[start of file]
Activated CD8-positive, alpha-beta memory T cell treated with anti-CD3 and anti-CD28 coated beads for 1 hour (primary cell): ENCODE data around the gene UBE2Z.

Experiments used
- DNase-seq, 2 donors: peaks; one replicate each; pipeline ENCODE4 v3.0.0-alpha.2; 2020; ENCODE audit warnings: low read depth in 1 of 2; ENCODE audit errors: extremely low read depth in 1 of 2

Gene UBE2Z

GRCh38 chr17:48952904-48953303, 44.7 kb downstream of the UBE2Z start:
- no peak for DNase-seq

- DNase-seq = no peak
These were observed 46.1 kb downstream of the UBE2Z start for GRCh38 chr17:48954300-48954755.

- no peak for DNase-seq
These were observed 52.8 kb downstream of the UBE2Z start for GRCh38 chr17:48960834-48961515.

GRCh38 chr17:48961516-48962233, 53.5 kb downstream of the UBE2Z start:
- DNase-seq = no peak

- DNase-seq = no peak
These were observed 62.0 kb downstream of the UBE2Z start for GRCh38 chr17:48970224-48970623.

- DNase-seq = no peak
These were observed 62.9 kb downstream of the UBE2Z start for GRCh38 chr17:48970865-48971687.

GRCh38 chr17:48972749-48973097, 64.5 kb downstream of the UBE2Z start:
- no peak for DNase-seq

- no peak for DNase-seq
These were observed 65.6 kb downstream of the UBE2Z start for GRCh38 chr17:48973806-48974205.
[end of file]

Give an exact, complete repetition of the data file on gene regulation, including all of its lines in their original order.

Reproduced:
Activated CD8-positive, alpha-beta memory T cell treated with anti-CD3 and anti-CD28 coated beads for 1 hour (primary cell): ENCODE data around the gene UBE2Z.

Experiments used
- DNase-seq, 2 donors: peaks; one replicate each; pipeline ENCODE4 v3.0.0-alpha.2; 2020; ENCODE audit warnings: low read depth in 1 of 2; ENCODE audit errors: extremely low read depth in 1 of 2

Gene UBE2Z

GRCh38 chr17:48952904-48953303, 44.7 kb downstream of the UBE2Z start:
- no peak for DNase-seq

- DNase-seq = no peak
These were observed 46.1 kb downstream of the UBE2Z start for GRCh38 chr17:48954300-48954755.

- no peak for DNase-seq
These were observed 52.8 kb downstream of the UBE2Z start for GRCh38 chr17:48960834-48961515.

GRCh38 chr17:48961516-48962233, 53.5 kb downstream of the UBE2Z start:
- DNase-seq = no peak

- DNase-seq = no peak
These were observed 62.0 kb downstream of the UBE2Z start for GRCh38 chr17:48970224-48970623.

- DNase-seq = no peak
These were observed 62.9 kb downstream of the UBE2Z start for GRCh38 chr17:48970865-48971687.

GRCh38 chr17:48972749-48973097, 64.5 kb downstream of the UBE2Z start:
- no peak for DNase-seq

- no peak for DNase-seq
These were observed 65.6 kb downstream of the UBE2Z start for GRCh38 chr17:48973806-48974205.